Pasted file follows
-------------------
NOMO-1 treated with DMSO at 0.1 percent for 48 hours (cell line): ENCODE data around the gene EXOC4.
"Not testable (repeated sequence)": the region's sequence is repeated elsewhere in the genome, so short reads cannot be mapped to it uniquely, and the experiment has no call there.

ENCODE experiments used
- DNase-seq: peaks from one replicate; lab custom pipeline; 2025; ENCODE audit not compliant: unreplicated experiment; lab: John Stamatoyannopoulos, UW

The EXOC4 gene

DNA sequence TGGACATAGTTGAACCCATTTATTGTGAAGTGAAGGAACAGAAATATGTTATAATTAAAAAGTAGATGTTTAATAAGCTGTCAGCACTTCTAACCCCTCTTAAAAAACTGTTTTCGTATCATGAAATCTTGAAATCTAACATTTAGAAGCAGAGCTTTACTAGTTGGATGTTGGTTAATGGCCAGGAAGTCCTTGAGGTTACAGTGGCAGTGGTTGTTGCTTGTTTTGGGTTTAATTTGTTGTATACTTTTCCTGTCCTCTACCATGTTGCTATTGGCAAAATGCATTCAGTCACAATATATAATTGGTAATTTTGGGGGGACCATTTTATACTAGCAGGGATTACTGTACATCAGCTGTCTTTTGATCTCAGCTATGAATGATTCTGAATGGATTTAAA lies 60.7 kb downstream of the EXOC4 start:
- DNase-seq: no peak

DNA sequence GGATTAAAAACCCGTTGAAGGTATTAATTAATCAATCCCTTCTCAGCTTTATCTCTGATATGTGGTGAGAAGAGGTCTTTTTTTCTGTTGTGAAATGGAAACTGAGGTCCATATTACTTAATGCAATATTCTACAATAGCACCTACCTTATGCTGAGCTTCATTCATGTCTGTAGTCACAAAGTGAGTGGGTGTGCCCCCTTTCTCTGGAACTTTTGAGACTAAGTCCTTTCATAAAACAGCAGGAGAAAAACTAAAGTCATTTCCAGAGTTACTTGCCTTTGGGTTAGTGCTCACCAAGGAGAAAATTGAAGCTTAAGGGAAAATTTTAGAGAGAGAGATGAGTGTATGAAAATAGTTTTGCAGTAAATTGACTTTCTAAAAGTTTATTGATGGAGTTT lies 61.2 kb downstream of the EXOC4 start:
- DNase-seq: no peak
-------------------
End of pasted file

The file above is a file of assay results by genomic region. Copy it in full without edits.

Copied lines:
NOMO-1 treated with DMSO at 0.1 percent for 48 hours (cell line): ENCODE data around the gene EXOC4.
"Not testable (repeated sequence)": the region's sequence is repeated elsewhere in the genome, so short reads cannot be mapped to it uniquely, and the experiment has no call there.

ENCODE experiments used
- DNase-seq: peaks from one replicate; lab custom pipeline; 2025; ENCODE audit not compliant: unreplicated experiment; lab: John Stamatoyannopoulos, UW

The EXOC4 gene

DNA sequence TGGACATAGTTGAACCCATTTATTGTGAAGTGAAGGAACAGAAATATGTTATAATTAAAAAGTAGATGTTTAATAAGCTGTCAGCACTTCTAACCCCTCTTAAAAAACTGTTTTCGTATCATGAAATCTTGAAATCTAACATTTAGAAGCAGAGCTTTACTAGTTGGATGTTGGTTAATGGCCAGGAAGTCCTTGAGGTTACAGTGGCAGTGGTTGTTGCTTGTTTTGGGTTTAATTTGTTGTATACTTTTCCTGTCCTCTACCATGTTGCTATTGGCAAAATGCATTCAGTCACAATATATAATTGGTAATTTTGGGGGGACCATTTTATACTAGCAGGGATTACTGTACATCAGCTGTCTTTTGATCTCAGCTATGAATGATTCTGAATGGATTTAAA lies 60.7 kb downstream of the EXOC4 start:
- DNase-seq: no peak

DNA sequence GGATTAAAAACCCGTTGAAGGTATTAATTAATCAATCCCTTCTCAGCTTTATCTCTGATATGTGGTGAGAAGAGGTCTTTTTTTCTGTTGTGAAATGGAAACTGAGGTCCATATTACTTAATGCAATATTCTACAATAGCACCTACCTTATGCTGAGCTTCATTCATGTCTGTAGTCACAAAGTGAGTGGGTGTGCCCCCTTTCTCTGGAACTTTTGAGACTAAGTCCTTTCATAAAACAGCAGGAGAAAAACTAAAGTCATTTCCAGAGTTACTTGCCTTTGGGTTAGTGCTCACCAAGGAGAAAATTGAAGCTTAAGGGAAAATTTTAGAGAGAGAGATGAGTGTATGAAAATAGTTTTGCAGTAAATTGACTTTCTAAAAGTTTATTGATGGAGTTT lies 61.2 kb downstream of the EXOC4 start:
- DNase-seq: no peak